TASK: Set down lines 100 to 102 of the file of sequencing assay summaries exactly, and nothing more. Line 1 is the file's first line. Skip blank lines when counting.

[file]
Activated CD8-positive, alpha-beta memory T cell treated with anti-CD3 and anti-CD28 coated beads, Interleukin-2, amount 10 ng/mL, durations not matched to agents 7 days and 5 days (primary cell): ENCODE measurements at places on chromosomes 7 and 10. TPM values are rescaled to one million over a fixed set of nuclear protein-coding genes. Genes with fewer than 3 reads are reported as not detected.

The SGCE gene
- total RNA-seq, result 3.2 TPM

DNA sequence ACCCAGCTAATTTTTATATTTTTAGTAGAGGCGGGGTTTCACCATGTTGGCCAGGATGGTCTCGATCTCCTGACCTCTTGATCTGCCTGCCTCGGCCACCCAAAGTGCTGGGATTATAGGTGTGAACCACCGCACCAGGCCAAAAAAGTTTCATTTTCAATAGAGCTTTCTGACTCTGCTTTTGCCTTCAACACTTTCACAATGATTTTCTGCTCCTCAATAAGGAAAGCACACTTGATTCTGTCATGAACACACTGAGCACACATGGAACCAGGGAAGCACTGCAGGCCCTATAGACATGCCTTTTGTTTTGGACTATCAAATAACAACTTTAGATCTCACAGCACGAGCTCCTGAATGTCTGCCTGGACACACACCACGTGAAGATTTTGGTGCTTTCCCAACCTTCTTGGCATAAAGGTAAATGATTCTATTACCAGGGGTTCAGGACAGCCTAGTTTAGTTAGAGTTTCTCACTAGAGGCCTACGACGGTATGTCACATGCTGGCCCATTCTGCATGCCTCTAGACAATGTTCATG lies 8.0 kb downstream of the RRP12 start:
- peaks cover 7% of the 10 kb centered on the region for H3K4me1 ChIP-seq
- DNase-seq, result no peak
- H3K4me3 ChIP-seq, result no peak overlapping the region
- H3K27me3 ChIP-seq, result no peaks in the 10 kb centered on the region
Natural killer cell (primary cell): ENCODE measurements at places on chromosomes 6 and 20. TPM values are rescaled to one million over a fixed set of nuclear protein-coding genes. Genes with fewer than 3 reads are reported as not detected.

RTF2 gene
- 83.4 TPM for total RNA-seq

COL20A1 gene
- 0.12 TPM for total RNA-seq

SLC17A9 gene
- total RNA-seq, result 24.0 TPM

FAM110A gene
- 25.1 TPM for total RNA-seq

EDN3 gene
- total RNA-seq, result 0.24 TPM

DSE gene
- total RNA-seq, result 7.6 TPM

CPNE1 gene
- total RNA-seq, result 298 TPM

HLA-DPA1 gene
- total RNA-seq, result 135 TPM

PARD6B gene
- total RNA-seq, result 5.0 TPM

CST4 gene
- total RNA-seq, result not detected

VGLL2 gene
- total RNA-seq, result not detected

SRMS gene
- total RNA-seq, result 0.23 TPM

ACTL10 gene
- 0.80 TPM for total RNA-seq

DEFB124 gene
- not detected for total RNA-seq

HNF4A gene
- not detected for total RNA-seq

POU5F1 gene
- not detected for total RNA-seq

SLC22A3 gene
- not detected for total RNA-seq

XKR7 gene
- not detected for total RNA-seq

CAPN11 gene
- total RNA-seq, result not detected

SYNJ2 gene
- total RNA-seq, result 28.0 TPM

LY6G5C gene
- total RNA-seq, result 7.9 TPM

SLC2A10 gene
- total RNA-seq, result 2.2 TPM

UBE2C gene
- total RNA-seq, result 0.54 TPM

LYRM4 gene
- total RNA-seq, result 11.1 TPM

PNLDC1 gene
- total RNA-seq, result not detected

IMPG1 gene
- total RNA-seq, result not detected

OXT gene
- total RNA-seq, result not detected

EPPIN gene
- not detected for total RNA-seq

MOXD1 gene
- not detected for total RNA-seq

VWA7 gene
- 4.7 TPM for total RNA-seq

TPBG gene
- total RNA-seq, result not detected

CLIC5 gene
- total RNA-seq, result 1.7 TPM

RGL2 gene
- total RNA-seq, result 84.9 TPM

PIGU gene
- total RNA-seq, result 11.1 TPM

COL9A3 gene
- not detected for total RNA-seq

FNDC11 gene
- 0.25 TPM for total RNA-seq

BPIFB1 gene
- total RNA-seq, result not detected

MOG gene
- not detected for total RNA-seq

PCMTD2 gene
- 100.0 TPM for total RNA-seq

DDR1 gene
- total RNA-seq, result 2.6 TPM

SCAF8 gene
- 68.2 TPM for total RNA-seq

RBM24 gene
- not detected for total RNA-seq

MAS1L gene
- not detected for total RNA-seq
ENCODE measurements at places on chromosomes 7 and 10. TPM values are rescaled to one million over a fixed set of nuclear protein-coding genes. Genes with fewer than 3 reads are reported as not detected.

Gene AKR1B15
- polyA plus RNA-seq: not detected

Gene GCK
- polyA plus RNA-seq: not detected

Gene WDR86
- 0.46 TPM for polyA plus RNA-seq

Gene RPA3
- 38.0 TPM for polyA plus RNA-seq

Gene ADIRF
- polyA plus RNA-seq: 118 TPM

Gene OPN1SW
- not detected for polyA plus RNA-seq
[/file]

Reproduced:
- polyA plus RNA-seq: not detected

Gene WDR86
- 0.46 TPM for polyA plus RNA-seq